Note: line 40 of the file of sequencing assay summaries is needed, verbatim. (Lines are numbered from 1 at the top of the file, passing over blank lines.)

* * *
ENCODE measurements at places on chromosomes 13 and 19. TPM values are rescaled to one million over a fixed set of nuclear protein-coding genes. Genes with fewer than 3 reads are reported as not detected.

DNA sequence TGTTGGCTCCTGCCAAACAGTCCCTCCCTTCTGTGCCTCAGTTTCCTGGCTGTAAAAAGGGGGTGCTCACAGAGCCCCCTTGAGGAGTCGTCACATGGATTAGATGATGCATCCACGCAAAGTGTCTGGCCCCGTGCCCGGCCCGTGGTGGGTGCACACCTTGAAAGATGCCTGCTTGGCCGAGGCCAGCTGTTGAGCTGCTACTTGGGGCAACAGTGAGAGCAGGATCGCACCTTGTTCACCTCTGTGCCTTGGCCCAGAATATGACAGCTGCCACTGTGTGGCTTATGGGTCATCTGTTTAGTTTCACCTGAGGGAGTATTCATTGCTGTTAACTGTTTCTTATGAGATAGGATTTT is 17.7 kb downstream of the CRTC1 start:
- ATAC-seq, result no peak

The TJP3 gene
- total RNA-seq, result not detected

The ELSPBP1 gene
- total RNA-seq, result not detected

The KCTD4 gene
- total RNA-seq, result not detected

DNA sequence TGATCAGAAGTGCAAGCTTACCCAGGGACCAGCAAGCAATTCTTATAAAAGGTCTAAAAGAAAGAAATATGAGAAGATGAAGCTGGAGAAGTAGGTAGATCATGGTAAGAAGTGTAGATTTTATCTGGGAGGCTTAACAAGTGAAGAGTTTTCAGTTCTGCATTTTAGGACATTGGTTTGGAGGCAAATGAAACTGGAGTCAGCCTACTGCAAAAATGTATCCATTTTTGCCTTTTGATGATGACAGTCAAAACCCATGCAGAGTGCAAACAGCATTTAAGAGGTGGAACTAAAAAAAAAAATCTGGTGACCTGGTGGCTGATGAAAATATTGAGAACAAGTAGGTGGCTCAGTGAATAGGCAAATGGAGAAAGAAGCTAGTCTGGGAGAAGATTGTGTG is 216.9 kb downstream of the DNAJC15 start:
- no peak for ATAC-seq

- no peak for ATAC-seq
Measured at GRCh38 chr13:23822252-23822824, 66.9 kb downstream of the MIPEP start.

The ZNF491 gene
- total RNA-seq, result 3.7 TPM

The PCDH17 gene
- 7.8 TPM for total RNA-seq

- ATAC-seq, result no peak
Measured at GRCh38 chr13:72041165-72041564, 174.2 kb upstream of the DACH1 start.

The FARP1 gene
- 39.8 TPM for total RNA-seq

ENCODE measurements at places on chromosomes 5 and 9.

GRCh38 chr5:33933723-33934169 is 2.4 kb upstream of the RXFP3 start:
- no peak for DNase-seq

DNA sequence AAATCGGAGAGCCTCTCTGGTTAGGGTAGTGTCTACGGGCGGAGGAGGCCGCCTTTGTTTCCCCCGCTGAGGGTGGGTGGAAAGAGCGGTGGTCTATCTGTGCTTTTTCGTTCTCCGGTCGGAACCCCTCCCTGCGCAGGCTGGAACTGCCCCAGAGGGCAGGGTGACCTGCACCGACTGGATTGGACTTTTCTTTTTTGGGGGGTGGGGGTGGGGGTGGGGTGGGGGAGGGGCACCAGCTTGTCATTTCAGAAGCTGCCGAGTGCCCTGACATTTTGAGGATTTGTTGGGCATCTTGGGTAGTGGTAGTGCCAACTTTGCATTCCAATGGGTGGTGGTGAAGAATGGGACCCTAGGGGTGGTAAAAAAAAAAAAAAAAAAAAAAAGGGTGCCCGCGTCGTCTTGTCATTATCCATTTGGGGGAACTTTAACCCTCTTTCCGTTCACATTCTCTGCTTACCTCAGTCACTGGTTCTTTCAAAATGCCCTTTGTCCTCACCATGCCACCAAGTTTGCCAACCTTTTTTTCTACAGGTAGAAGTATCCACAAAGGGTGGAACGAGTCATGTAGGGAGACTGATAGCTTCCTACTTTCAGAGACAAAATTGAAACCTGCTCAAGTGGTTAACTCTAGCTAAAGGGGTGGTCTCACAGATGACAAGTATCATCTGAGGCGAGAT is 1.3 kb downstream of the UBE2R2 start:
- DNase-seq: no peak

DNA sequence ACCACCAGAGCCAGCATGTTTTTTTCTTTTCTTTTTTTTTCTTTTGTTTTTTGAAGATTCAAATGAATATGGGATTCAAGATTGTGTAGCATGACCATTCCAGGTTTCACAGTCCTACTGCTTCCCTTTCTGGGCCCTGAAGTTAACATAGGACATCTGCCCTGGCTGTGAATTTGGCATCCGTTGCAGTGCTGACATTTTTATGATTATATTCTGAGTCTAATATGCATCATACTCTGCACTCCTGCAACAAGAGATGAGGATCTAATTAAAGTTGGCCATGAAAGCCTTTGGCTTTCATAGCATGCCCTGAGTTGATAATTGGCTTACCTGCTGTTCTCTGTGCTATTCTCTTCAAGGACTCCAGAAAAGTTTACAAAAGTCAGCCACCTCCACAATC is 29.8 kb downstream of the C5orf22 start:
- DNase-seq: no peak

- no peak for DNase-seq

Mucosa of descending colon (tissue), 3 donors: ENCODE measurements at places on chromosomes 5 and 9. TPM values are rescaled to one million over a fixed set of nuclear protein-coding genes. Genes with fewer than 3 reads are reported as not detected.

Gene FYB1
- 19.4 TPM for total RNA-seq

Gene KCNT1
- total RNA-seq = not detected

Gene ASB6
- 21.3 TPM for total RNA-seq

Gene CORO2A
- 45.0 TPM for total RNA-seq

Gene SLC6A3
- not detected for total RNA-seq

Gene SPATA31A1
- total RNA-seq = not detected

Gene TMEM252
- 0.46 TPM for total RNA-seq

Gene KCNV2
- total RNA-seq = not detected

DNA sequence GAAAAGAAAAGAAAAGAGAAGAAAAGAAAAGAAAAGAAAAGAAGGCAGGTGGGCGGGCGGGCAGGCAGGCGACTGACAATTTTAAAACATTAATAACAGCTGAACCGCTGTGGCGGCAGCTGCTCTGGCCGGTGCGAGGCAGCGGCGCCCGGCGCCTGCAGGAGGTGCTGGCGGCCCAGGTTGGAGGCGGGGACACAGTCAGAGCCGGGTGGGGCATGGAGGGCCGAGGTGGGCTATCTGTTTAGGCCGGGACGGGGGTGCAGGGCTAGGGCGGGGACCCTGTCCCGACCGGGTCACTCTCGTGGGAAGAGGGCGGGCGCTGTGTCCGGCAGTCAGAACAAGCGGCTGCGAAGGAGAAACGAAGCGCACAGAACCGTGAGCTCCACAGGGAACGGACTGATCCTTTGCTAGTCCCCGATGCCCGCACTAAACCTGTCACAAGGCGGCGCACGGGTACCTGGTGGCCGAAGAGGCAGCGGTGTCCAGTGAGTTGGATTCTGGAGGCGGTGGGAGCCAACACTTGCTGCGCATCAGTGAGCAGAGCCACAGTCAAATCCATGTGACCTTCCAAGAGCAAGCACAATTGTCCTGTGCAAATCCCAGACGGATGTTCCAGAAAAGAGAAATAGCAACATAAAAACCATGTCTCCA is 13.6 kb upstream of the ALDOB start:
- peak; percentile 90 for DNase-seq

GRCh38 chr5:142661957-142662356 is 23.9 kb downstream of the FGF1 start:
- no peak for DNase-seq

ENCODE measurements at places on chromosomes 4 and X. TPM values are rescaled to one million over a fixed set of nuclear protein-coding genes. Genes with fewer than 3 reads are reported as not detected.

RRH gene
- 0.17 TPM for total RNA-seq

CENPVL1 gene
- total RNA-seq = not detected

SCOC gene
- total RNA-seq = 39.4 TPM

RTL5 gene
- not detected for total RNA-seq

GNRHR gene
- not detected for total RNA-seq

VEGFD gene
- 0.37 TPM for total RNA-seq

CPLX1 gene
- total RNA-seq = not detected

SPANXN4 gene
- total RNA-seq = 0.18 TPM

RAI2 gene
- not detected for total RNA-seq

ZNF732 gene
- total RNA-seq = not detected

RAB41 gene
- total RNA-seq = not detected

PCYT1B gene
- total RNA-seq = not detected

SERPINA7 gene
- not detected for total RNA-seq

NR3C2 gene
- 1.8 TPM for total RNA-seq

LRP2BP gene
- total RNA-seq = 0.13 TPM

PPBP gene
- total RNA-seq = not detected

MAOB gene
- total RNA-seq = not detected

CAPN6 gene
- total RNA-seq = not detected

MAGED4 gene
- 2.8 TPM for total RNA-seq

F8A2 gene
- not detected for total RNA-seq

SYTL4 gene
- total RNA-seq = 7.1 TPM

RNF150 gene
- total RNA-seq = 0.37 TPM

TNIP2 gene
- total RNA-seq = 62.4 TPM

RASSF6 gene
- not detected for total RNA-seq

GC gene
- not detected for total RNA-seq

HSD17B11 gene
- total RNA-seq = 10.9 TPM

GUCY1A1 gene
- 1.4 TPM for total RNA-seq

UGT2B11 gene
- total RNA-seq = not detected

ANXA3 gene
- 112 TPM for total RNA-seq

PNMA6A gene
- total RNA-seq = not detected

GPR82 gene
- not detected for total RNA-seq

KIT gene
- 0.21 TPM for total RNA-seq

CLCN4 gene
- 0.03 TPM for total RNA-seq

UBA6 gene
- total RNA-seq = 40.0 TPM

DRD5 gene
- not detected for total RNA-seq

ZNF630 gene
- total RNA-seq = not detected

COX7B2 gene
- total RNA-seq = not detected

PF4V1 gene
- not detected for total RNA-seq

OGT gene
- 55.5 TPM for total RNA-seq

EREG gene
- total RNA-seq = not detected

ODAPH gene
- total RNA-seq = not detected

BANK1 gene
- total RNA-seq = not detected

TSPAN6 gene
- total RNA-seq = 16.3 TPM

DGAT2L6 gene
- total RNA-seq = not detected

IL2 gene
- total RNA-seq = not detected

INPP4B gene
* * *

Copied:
- not detected for total RNA-seq